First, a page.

A quick glance at any social media platform will tell you that people love taking photos of their experiences — whether they’re lying on the beach, touring a museum, or just waiting in line at the grocery store. New research shows that choosing to take photos may actually help us remember the visual details of our encounters.
The findings are published in Psychological Science, a journal of the Association for Psychological Science.
“Our research is novel because it shows that photo-taking itself improves memory for visual aspects of an experience but can hurt memory for nonvisual aspects, like auditory details,” the authors say.
This research was conducted by Alixandra Barasch (New York University Stern School of Business), Kristin Diehl (USC Marshall School of Business), Jackie Silverman (The Wharton School of the University of Pennsylvania), and Gal Zauberman (Yale School of Management).
Previous research has suggested that being able to take photographs or consult the Internet may allow us to outsource our memory, freeing up cognitive resources but potentially impairing our ability to remember.
Barasch, Diehl, Silverman, and Zauberman hypothesized that this offloading effect may hold for factual information, but might not apply when it comes to the experiences we deliberately choose to photograph.
“People take photos specifically to remember these experiences, whether it’s a fun dinner with friends, a sightseeing tour, or something else,” they argue.
Of course, the reality is that most of the photos we take will probably never get a second glance. The researchers wondered: How well do we remember the experiences we photograph if we never revisit the photos? Furthermore, does taking photos affect memory for what we saw differently than for what we heard?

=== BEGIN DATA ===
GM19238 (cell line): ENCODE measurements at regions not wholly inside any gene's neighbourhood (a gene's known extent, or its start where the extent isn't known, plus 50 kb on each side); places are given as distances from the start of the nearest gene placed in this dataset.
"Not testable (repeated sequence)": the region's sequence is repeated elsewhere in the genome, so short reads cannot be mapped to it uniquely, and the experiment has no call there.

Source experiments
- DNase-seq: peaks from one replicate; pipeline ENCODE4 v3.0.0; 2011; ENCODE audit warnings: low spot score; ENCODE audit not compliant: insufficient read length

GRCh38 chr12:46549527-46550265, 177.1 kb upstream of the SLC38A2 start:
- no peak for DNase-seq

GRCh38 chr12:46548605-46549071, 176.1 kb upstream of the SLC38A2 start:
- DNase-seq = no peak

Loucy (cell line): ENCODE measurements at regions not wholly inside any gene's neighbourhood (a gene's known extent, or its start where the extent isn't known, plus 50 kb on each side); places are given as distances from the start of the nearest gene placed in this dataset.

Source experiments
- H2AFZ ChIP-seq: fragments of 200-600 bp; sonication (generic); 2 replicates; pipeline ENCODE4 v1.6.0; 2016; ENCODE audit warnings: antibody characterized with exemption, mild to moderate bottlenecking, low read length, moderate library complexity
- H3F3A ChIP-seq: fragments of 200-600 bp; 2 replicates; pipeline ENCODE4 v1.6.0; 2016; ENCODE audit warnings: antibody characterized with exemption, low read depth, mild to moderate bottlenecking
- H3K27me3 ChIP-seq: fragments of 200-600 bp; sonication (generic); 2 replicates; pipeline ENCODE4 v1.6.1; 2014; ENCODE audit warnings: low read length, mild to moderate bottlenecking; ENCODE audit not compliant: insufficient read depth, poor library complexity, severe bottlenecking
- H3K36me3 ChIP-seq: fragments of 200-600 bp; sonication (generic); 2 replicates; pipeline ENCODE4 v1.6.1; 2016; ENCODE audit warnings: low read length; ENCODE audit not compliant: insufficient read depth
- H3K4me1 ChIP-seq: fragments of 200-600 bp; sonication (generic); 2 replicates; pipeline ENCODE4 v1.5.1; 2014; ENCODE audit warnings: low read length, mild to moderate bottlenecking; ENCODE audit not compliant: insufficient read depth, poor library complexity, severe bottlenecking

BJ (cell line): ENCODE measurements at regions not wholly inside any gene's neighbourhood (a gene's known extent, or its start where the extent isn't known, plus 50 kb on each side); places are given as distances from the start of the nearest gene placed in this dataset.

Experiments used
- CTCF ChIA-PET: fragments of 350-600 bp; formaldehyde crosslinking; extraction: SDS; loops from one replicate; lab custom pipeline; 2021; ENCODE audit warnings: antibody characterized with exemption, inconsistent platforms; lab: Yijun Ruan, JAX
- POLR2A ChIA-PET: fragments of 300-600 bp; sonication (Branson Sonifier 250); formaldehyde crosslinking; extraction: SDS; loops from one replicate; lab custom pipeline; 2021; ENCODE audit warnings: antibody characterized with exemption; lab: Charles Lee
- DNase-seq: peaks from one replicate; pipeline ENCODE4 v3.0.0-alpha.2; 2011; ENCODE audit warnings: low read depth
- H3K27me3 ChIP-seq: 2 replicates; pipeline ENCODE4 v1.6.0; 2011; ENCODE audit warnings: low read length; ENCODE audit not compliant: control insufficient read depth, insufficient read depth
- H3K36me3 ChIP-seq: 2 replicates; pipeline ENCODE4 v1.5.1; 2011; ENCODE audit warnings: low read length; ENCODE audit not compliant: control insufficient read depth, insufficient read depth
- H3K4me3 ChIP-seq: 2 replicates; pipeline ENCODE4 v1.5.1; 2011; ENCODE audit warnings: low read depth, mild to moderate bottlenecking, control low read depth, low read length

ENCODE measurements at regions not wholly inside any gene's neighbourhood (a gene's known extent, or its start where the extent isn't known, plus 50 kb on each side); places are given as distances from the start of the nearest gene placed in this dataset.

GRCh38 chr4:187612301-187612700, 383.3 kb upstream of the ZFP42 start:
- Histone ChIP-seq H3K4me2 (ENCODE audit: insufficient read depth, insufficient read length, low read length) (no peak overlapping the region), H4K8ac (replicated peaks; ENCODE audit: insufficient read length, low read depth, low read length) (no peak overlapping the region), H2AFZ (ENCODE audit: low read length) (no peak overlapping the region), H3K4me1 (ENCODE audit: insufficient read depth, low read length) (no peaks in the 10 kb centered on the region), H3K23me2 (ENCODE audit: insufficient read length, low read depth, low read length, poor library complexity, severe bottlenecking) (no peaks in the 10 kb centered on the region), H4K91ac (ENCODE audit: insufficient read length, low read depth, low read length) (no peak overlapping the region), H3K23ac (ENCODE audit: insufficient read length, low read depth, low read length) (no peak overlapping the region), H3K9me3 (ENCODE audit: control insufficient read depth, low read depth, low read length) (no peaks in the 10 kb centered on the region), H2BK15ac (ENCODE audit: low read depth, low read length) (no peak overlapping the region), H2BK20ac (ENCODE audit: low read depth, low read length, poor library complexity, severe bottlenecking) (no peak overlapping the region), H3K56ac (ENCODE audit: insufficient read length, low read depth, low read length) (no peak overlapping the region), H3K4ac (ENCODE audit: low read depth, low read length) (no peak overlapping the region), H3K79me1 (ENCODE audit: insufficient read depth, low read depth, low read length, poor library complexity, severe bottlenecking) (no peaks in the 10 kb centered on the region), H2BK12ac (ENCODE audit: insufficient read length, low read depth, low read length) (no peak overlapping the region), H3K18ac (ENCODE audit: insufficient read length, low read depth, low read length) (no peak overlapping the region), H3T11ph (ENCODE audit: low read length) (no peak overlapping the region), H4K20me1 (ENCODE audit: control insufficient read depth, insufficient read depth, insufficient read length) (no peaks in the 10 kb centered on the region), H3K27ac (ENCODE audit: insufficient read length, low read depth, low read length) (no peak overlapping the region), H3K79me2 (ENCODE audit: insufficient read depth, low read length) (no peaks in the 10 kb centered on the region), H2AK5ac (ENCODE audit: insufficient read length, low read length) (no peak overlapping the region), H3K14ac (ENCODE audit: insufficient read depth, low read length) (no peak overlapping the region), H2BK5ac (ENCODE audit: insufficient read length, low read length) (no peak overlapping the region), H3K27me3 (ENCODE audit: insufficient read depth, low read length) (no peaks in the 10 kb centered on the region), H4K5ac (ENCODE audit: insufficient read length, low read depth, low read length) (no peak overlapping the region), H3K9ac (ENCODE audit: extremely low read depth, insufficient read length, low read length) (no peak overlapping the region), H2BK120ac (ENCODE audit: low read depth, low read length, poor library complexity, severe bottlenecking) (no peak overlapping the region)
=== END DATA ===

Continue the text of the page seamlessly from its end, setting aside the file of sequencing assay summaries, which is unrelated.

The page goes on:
In one experiment, the researchers had 294 participants tour a real-life museum exhibit of Etruscan artifacts. The participants stashed their belongings before starting the tour but some were allowed to keep a camera on them. Those with a camera could photograph anything they wanted in the exhibit and were told to take at least 10 photos. As the participants toured the exhibit, they listened to an accompanying audio guide.
At the end of the tour, they answered multiple-choice questions asking them to identify objects they had seen or complete factual statements from the audio guide.
The results showed that those who took photos visually recognized more of the objects compared with those who didn’t have a camera. But they also remembered less auditory information than their camera-less peers.
These findings provided evidence that taking pictures can enhance visual memory. To test their hypotheses in a more controlled environment, the researchers designed a virtual art-gallery tour. Participants navigated through the gallery on screen as they would in real life and some were able to take pictures of what they saw on screen by clicking an on-screen button.
Again, participants who were able to take pictures were better at recognizing what they saw and worse at remembering what they heard, compared to those who couldn’t take pictures.
When the researchers examined visual memory for specific objects, they found that participants who were able to take pictures performed better on visual memory tasks regardless of whether the objects in question were the most or least photographed. Photo-takers even had better visual memory for aspects of the exhibit they didn’t photograph, compared with participants who weren’t able to take pictures.
“These findings suggest that having a camera changes how people approach an experience in a fundamental way,” the authors say. “Even when people don’t take a photo of a particular object, like a sculpture, but have a camera with them and the intention to take photos, they remember that sculpture better than people who did not have a camera with them.”
Pooling findings from all four studies, the researchers found that taking photos had a reliably positive effect on visual memory and a smaller but reliable negative effect on auditory memory.
Even participants who thought their photos would be deleted and those who were instructed to “mentally take a photo” showed enhanced visual memory and impaired auditory memory relative to participants who couldn’t take pictures.
Together, these experiments suggest that photographing our experiences doesn’t outsource our memory so much as it focuses it, funneling our attention toward visual aspects of our experiences and away from others.